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Digg: A real live test of ad creative

June 9, 2009

Relevant ads are “good” for consumers.

That’s the reason Google is so darned rich. When someone searches for something, Google throws up an ad relevant to the search. And Google’s new system of rewarding relevance by placing them higher and lowering the rate is a win/win for everyone. Make your ad more relevant, and Google delivers it more prominently for less money.

It’s all for the end user though – more relevant ads deliver a more relevant search experience for the end user. You know, the people who use Google.

Since it’s working so well for Google, you’d think someone would try to emulate the idea of rewarding relevance.

Enter Digg. Digg is a social news site. It’s the equivalent of e-mailing a link to your friends. But it actually works as a community of the most interesting things online (assuming you’re a male between the ages of, say, 10-25).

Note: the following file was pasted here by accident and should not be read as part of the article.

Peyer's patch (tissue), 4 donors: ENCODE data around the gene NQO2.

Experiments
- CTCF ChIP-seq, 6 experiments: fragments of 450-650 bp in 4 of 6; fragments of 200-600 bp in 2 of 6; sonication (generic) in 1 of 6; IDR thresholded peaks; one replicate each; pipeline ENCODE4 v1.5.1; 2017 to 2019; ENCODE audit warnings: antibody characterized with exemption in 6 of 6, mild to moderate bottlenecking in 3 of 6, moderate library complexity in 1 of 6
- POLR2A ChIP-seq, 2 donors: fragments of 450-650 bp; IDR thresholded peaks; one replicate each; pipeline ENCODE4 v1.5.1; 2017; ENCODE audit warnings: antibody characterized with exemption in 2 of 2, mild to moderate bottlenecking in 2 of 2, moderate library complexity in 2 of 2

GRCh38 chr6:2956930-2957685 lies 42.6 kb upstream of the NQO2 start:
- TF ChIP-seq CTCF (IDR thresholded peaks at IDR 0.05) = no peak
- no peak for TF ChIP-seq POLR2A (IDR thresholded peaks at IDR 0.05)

Digg thought, what if we did the same thing for ads that we do for articles? What if the community could Digg or Bury an ad?

Frapper: Map of Digg users
Image by inju via Flickr

Talk about your instant feedback. Here’s how Digg describes it:

“The more an ad is Dugg, the less the advertiser will have to pay. Conversely the more an ad is buried, the more the advertiser is charged, pricing it out of the system.”

Holy smokes, it’s just so Capitalist. Instead of the brand that makes the most noise, it’s the brand that makes the most sense. Instead of screaming at people, it’s offering an idea. An insight. It’s marketers adding value.

It’s so very cool. And scary, at the same time. Because it’s a real live test of the ability of an agency to get it right. No arguments. No excuses. People either like it and the agency wins, or they don’t and the agency doesn’t.

Create great ads on Digg and they could, in theory, be free.

This will make it even more important that the people creating ads for Digg (assuming we take a run at it) understand what the Digg world likes and doesn’t like.

The more I think about it, the more I think this is one of those ideas that have the possibility of really shaking things up. If it works, and Digg begins making money, it will be copied.

Facebook already has thumbs up/thumbs down icons on their ads. Make them a little more prominent, and it will happen on Facebook if it works on Digg.

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